The Palestinian NGOs Network has issued a fact sheet on the psychological effects of the Coronavirus on the residents of the Gaza Strip, especially those who were exposed to and still experience quarantine, which creates psychological pressure, anxiety and depression. There is a need to find mechanisms for monitoring and evaluating the psychological and social interventions presented as well as knowing its presented levels according to the hierarchy of psychological interventions approved by the IASC.
The paper, which was prepared by the Gaza Community Mental Health Programme, explained how the pandemic negatively affected people seeking psychological support, as their anxiety increased due to fear of infection. As a result of their rising anxiety, their social relationships were affected and communication between family and society members deteriorated. The pandemic has led to a change in the lifestyle of the psychologically supported people through excessive hygiene and sterilization activities, and their anxiety and tension increased as a result of following COVID-19 related news.
The paper was prepared within the project “Palestinian Civil Society Organizations Perspectives to Face Future Challenges,” which was implemented in partnership with the German Friedrich Ebert Foundation.
The paper pointed out that most of the quarantined people and their families have experienced bullying and stigmatisation. Some people in the quarantine centres are not staying in a space where protection standards are adequate. Such a situation has resulted in negative social impacts such as isolation, hostility and depression.
The paper continued to focus on the most important services provided by psychological and social support and mental health institutions in the Gaza Strip for the quarantined and affected, and these services are the following:
Awareness-raising and education activities for the quarantined and their families and the society as a whole, free telephone psychological counseling, first-aid for the quarantined and their relatives, psychological counseling for the quarantined and their relatives, providing psychological support through distant communication means with the quarantined and their families, individual consultations on self-care, stress management, problem-solving methods, and mechanisms for protection against violence resulting from the Coronavirus pandemic.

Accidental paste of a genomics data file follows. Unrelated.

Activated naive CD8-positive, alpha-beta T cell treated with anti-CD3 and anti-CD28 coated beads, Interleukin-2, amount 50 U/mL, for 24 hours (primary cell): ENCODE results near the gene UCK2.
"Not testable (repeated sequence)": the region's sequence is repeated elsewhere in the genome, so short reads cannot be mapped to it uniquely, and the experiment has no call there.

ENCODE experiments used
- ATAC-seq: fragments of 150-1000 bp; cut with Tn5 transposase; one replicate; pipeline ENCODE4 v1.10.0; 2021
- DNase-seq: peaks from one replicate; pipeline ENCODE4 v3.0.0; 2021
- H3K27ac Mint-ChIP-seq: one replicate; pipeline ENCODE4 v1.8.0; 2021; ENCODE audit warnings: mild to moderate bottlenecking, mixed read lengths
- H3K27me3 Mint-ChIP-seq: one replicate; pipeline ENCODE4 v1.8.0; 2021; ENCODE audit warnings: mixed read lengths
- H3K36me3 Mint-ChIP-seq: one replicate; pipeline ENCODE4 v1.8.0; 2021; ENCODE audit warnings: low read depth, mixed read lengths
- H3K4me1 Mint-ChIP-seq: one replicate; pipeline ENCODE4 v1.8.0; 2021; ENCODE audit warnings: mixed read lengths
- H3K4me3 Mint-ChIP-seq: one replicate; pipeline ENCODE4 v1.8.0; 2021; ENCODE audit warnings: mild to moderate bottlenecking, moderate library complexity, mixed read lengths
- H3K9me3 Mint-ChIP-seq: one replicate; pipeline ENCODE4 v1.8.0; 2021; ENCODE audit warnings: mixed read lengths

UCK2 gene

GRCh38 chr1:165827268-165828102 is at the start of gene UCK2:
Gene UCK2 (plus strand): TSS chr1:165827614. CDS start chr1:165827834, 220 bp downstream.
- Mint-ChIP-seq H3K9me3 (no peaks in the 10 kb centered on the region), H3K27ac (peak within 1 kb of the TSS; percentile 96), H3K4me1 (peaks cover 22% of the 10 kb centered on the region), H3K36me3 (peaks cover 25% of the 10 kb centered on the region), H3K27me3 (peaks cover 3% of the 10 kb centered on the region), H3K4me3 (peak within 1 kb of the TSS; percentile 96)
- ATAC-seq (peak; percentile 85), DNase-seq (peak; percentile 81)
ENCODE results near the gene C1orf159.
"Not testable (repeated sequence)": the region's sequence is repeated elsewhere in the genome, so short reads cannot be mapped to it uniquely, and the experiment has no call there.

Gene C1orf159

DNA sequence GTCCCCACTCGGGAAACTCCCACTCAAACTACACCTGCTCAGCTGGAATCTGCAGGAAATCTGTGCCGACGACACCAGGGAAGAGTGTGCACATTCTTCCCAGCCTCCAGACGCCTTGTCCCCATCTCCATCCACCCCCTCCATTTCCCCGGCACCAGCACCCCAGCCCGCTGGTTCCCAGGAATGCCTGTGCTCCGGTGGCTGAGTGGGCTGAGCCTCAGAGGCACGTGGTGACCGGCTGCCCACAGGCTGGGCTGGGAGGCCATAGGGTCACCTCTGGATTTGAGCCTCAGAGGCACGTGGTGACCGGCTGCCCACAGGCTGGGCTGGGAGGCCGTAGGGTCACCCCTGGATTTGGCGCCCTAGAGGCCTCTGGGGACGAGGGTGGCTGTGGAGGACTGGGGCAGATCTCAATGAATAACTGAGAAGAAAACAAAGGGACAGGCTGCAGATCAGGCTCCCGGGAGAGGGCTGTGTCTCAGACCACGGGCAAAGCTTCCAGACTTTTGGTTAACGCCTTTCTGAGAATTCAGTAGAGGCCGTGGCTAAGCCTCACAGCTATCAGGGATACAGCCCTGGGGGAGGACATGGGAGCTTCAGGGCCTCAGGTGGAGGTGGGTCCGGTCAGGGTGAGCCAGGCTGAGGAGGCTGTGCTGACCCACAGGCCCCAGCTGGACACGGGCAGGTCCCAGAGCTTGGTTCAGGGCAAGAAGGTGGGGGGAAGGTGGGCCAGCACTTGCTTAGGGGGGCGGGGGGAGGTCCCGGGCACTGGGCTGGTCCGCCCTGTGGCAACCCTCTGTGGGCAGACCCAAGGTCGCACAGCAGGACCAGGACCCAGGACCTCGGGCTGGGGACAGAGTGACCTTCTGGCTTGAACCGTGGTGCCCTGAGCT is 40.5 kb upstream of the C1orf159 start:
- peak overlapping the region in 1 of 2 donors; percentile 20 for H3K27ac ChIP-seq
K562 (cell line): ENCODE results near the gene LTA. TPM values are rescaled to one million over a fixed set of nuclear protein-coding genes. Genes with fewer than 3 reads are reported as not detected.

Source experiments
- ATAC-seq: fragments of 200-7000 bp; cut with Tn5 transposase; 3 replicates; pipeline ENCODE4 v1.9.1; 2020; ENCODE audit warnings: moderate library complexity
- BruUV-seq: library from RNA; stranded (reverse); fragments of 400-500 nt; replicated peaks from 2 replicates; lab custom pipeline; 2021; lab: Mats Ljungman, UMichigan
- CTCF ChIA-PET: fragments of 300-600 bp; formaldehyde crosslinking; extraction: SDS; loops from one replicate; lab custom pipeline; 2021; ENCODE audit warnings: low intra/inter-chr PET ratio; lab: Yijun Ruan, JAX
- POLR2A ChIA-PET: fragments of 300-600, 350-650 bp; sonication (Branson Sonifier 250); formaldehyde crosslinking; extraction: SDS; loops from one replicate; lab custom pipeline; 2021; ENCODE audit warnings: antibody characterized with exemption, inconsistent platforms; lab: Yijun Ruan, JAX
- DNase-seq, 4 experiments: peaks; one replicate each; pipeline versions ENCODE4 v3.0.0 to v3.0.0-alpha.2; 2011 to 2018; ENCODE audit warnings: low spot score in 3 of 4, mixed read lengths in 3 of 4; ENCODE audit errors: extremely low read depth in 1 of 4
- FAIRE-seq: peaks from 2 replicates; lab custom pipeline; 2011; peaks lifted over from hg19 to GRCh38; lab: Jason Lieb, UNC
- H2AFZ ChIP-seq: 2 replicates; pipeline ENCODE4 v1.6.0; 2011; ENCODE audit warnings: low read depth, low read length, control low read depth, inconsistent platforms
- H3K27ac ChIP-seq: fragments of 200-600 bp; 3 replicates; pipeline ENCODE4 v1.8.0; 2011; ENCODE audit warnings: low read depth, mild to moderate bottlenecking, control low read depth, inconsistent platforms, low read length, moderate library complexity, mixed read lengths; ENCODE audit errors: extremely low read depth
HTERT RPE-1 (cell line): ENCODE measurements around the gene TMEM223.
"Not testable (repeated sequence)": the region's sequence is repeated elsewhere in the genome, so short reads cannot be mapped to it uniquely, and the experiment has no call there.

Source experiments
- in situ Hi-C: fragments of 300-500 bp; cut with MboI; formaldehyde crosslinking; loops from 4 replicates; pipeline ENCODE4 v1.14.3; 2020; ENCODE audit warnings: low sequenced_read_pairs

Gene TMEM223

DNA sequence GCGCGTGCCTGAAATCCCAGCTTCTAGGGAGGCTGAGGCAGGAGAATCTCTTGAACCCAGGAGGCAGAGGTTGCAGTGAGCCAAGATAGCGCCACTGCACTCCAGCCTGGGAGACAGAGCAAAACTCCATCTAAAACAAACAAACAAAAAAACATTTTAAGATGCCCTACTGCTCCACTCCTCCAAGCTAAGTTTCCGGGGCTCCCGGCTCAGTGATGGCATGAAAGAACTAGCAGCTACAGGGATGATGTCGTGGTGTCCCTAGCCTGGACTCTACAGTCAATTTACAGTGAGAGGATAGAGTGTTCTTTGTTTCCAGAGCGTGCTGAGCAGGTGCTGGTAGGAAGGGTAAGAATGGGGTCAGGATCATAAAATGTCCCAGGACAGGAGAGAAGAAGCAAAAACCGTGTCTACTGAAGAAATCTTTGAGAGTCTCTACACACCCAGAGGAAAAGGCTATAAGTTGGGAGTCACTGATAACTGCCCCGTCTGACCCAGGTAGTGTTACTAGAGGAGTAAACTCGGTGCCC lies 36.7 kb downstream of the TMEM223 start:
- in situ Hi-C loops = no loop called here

The paper also referred to the quick online survey conducted by the Gaza Mental Community Health Programme which used an electronic questionnaire that was sent to 15 active institutions in the field of psychosocial support, and through which the most important psychological effects were monitored and summarized.
The Coronavirus pandemic has generally affected the mental health level for all people in the Gaza Strip, and it has particularly affected the psychological well-being of those who seek the psychological support services. When a serious pandemic threatens public health, people fear for themselves and the health of their relatives. Their resulted anxiety increases their chance of infection. The state of quarantine reinforces one of the most common symptoms that patients suffer from, which is social isolation, movement restrictions, and a return to an unhealthy pathological routine that greatly affects the patient’s relapse and hence his\her lack of improvement.
Furthermore, the paper shed light on the most important challenges faced by psychosocial support institutions, including challenges related to the difficulty of reaching those in quarantine centers, the existence of a large number of the quarantined and their families, and challenges related to reaching their homes. The many requests of the quarantined and the difficulty of meeting them, especially logistical ones, were one of the problems mentioned in the paper.
Adding to that, the paper unfolded challenges related to coordination and intervention processes, including poor coordination between the official bodies overseeing the quarantine centers, the lack of good coordination in providing various services by institutions, the lack of and weak funding for institutions for an immediate response, poor human and logistical resources, the lack of planning, and the reluctance of some professionals to work in quarantine centers.
Finally, the paper recommended that more institutions should take part in government decisions regarding protection and prevention systems, strengthen coordination efforts between different institutions, distribute tasks within an agreed psychological emergency plan, and standardize services provided to the public by institutions in an organized and specialized manner, which turns to be useful in achieving and covering all groups faster, saving time, efforts, and decreasing institutions’ interventions with the same cases. The paper, moreover, recommends forming a national committee that includes both official and non-official organisations to manage the crisis and supervise the recovery phase within a clear plan that engages everyone. In addition, making sure that the households can access the internet so as they can be reached by the professionals and specialists through the social media is also necessary according to the paper’s recommendations.